While the genre of utopian texts is a fertile terrain for historicist readings, Leslie demonstrates that utopia provides unstable This is the authoritative textbook on family mediation. As well as mediators, this work will be indispensable for practitioners and scholars across a wide range of fields, including social work and law. It draws on a wide cross-disciplinary theoretical literature and on the author's extensive and continuing practice experience. It encompasses developments in policy, research and practice in the UK and beyond.

Roberts presents mediation as an aid to joint decision-making in the context of a The musical practice functions in this way as an important space for maintaining and displaying Palestinian culture, thereby asserting a unique Palestinian identity and securing the transmission of this identity to the coming generation of Palestinian refugees. Thus, while the musical practice in significant ways alters or challenges experiences of marginalization and neglect and provides participants with resources by which they can belong to their community and attach themselves to broader social and cultural configurations, these transgressive movements are intimately linked to a set of normative processes connected to the imposition of a specific and essentialized version of Palestinian identity related to a particular place and particular cultural traditions.

Representing Palestine is extremely important for BAS, the organization running the music program. While political factions strive for power inside the camps, hosting commemorative events and educating the new generation of Palestinians are seen as uniting and respectable endeavors, providing BAS with important social legitimation in the exile community. The BAS social center in Rashidieh often presents shows during Palestinian holidays such as the commemoration of al nakba , the commemoration of the massacres in Sabra and Shatila , or Palestinian Land Day.

These performances are valued for the way they express positive feelings toward Palestinian identity and history; however, they are also significant because they convey how the coming generation of Palestinian refugees identifies with this history. This show of loyalty is important to the wider community of Palestinians in Lebanon and especially to the political and social institutions that claim to represent them because it conveys an image of a united and steadfast Palestinian population awaiting the just and inevitable return to their homeland.

However, while such performances express the resiliency of the Palestinian community and thereby challenge its continuing marginalization, they also posit this marginalization as the dominant category through which the participants are to interpret their existence. Without a doubt, the music program offers experiences of genuine joy and excitement through music making to its participants as well as opportunities to perform social relations that challenge pervasive feelings of exclusion and deprivation.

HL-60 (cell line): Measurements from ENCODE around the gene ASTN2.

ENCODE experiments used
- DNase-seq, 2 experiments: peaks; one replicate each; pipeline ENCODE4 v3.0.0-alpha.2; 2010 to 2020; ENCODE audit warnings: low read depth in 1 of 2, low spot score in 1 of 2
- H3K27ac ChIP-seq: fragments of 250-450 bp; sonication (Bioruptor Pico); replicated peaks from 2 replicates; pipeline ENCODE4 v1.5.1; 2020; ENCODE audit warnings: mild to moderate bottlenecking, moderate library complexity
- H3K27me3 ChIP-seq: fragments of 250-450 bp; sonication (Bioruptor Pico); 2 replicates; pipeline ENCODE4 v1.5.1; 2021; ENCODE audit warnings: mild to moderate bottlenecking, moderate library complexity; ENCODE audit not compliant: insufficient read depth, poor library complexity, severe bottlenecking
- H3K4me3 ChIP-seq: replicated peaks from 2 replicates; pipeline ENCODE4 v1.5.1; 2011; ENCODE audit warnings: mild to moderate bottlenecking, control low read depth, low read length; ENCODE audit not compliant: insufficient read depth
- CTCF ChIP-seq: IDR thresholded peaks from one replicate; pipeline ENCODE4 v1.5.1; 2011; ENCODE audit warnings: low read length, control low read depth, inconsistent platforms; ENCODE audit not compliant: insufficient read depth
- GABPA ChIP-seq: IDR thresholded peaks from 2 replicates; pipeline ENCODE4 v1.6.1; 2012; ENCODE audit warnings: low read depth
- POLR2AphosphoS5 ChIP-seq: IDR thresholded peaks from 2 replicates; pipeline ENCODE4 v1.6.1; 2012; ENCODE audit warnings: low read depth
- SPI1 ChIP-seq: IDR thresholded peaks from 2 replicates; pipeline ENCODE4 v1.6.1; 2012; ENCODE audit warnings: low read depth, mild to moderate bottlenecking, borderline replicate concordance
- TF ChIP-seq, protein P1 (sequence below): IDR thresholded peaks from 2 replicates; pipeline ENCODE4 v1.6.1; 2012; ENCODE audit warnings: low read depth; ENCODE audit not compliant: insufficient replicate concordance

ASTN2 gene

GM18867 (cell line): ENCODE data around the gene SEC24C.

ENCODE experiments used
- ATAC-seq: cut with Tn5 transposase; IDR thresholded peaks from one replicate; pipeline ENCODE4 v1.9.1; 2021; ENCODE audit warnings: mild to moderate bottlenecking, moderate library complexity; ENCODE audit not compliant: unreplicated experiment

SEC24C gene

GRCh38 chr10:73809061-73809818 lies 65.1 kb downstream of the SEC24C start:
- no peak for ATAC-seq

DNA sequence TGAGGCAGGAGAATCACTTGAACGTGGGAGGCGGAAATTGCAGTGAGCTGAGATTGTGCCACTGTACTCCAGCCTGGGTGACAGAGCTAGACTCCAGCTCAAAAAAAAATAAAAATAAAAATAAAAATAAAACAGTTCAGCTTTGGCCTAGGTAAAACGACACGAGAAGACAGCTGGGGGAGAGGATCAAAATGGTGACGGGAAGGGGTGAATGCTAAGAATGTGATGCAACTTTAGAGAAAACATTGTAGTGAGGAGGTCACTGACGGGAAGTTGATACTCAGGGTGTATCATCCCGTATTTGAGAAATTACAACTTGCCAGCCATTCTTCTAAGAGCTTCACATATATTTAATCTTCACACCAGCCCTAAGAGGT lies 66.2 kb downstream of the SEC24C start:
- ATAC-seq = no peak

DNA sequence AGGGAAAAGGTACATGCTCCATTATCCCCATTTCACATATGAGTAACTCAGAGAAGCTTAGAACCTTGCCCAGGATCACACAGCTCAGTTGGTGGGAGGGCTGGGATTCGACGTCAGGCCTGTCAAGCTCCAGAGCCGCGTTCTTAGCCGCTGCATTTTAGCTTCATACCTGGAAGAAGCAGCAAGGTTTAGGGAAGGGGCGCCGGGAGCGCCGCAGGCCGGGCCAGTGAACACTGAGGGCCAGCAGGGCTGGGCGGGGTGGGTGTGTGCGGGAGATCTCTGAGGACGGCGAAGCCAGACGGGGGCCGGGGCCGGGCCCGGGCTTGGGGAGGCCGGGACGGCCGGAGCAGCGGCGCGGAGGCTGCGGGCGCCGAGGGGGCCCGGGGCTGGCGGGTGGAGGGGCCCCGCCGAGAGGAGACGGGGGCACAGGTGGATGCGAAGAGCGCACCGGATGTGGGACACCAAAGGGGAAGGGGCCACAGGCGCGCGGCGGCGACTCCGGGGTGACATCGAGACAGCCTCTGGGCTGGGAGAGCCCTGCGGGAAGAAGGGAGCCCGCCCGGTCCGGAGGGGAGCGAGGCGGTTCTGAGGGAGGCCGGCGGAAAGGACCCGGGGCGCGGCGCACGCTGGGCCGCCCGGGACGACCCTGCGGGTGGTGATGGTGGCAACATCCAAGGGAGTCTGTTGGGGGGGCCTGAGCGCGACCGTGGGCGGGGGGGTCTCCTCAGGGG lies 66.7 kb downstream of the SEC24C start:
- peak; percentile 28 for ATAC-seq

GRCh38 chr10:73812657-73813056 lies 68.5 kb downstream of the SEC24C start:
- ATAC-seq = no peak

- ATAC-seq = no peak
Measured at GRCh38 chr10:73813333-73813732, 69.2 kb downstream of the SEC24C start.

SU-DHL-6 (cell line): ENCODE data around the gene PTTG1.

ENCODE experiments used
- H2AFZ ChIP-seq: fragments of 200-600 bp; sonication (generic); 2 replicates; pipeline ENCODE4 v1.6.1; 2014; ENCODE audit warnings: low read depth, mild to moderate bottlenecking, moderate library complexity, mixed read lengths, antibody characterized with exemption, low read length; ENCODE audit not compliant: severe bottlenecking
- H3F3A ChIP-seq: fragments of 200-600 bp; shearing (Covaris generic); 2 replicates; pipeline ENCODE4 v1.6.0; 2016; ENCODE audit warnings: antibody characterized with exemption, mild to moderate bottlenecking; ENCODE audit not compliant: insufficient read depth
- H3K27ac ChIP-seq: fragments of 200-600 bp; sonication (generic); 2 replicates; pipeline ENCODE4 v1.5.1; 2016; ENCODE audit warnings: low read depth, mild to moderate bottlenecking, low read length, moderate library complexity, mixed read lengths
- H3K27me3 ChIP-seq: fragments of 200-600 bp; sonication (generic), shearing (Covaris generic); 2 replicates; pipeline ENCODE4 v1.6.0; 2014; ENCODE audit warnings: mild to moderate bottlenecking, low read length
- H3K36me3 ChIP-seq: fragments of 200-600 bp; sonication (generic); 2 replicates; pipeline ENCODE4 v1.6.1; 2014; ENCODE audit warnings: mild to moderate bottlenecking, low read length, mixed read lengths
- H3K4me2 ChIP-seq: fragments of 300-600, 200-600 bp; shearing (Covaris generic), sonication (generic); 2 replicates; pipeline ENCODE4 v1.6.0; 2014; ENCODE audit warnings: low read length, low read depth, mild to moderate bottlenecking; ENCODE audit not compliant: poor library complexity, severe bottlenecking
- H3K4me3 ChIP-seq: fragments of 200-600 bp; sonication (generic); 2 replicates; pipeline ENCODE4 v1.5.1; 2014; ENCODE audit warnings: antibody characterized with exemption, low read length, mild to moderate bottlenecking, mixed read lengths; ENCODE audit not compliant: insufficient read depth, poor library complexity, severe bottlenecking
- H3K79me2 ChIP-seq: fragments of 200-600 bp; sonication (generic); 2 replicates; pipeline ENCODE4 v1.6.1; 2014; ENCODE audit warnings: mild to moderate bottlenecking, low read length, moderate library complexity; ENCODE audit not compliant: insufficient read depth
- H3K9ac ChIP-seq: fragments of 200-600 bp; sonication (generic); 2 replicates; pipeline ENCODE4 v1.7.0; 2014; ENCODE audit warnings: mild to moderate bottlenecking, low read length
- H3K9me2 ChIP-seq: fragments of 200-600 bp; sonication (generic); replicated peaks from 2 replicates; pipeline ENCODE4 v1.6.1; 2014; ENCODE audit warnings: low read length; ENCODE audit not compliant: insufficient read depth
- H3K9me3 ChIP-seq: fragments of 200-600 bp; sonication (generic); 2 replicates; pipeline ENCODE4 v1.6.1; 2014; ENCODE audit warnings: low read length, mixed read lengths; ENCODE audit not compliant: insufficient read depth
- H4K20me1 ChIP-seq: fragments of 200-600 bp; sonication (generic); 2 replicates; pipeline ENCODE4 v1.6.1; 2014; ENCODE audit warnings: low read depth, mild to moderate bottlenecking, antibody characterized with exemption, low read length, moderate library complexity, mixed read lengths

That said, it is important to recognize how the performance of these relationships is embedded in certain social, institutional, and political structures that, at a deeper level, define the subject positions, identifications, and social relations available to the participants. These positions are not necessarily experienced as traumatizing or even problematic by the participants themselves. However, based on my fieldwork and the accounts from anthropologists working among the Palestinians, [13] I find it reasonable to suggest that the young Palestinians growing up in refugee camps in Lebanon are struggling not only against marginalizing structures imposed from outside the Palestinian community but also against the victimization that is enacted from within.

In other words, while the music program in many ways provides resources that allow for a transgression of some confining aspects of the social experience of its participants, it is at the same time reinstating and reinforcing other parts of the social formation, which places significant constraints on how subjectivities and socialities are constituted and maintained. Rather than a liberating means of positive social transformation, for the participants in the Palestinian music program, musical performance appears to enter an already existing mix of transgressive and normative identifications and practices.

While the analysis undertaken here only superficially addresses the dynamics in this particular practice, I believe it nonetheless demonstrates the potential of expanding the dominant analytical models to arrive at more genuine understandings of the ambiguous outcomes of socio-musical practices. The central argument in this article is that while the dominant conceptions of musical sociality have contributed with significant insights into the transformative potential of music, they do not fully account for the potential ambiguous and conflictual consequences of social music making.